Bat Signal

Issue 296 – “Menace of the Planet Master”



Hi there everyone, and welcome back to Bat Signal, my ongoing quest to read every issue of Detective Comics in random order and with very little context. And, unfortunately, the random number generator gods have not smiled upon us to deliver a properly spooky Halloween issue to discuss today. Last year we got both an issue with Batman fighting a vampire and one with the Scarecrow. This year the best we got was some hillbilly’s thinking a ghost was ravaging their family instead of just alcoholism. And today, we just have a goofy Silver Age tale. It’s pretty fun, it’s just not exactly what I was hoping for. I really thought about cheating, finding something with Scarecrow or Man-Bat or something in it, but I decided to honor the confines of this stupid thing I do, and just talk about the story that I’ve had selected. Let’s do this thing.

Things begins with Batman and Robin driving around the Batmobile, just going on their nightly rounds when they notice an oddly dressed man walking around at night. Which is enough to raise some red flags here in Gotham, especially when the man appears to light on fire that’s hot enough for him to melt through a wall and into the jewelry store he’s chosen. Batman and Robin race in to find the man stealing jewels with an asbestos sack. When he notices the Dynamic Duo he decides to loudly identify himself. He claims to be the Planet Master, a new villain who has suits designed to replicate various aspects of the planets, in this case the burning heat of Mercury. Although as he finishes this explanation Robin just uses a fire hose to extinguish the Planet Master’s flames. That doesn’t stop him though, and the Planet Master flees from the building, and rapidly melts some steel pipes, sending a flood of molten steel down the hill towards Batman and Robin who have to dive into a sewer to avoid a fiery death.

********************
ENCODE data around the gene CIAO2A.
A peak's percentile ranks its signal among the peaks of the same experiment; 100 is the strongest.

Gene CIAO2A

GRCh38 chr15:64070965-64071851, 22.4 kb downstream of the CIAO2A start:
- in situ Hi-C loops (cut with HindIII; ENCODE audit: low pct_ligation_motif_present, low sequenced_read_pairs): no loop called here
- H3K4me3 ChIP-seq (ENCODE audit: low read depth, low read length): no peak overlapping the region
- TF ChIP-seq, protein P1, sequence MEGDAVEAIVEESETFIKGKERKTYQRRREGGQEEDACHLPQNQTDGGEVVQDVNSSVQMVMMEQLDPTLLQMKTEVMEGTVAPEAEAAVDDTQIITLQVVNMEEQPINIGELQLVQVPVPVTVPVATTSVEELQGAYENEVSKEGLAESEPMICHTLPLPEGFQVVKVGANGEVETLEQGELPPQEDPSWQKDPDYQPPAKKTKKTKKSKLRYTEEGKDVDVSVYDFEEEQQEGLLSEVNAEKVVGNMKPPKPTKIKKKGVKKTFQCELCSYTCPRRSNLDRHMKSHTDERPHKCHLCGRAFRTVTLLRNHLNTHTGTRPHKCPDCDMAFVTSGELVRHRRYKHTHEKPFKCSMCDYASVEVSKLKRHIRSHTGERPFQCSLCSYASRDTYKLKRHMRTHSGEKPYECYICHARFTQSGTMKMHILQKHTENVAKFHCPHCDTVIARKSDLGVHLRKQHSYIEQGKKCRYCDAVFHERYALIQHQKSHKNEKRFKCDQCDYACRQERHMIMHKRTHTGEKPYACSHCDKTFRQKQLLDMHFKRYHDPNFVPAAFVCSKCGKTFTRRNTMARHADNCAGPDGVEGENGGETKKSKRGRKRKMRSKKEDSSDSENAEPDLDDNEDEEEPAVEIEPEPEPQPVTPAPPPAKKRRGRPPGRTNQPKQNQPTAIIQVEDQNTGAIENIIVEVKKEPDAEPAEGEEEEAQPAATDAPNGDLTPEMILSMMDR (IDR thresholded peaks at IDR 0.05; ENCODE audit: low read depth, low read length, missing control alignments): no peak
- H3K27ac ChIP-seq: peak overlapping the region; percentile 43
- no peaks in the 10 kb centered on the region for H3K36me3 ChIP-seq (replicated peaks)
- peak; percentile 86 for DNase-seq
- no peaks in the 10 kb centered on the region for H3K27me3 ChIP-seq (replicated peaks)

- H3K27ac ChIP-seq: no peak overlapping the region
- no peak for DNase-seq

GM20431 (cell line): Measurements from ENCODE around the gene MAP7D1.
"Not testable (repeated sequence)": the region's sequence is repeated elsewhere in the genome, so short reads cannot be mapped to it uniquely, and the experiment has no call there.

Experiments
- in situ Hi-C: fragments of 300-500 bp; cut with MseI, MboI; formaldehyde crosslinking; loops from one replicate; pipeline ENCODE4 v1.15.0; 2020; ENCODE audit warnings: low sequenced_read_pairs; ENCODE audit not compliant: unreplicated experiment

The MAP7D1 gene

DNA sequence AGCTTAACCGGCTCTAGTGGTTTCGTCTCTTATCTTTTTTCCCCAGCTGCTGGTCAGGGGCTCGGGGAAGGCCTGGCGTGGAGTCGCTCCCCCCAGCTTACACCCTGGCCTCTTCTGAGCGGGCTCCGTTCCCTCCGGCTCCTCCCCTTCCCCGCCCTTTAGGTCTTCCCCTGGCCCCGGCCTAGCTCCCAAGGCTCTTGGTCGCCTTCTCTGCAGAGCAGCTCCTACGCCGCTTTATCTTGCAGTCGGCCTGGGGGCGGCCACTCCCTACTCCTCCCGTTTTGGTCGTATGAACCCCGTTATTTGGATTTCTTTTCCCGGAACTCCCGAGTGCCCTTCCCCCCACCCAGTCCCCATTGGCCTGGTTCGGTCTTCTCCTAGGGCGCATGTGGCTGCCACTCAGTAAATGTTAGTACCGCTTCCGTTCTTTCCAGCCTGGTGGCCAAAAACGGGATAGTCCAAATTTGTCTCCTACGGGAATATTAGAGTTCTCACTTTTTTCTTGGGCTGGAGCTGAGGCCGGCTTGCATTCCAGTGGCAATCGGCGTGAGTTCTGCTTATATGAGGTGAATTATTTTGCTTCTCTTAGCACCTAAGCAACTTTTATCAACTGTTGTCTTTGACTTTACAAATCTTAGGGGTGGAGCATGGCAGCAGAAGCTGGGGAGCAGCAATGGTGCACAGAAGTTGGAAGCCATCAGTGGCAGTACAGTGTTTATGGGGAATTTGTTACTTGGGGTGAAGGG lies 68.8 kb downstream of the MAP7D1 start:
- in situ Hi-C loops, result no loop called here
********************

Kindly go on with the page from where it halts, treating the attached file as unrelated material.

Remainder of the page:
When the steel cools Batman and Robin leave the sewer, only to find the Planet Master gone. But, while debriefing they decide that since there’s several other planets they can expect the Planet Master’s crime-spree to continue. Which is accurate! Because over the next couple of days the Planet Master continues to strike, using a series of suits that he built around some knowledge he gained from an elementary school report on the planets. He manages to rob a museum with a Venus suit that sprays out a layer of thick fog that disorientates the guards, and robs a ship floating down a canal with a Mars suit themed after the Martian canals. Which is a bit of a stretch.

But Batman and Robin finally catch up with the Planet Master when he tries out his Jupiter costume. And it’s kind of a weird decision. He’s invented some sort of helmet that has a ray-beam attached which can enlarge whatever he blasts it with. Like I said, weird call. So the Plant Master robs an armored car, causing the guards’ guns to grow so big they crush the guards, when Batman and Robin arrive. The Planet Master knows that he can’t take on Batman and Robin with  just his beam, so he flees, causing some mechanical birds a man is selling on the street to grow as a distraction. Which works,  but also causes Plant Master to drop his helmet, breaking it. He does manage to escape, but Batman finds the beam, after it wears off and shrinks he mechanical birds back down to normal, letting him investigate the Planet Master’s gizmo.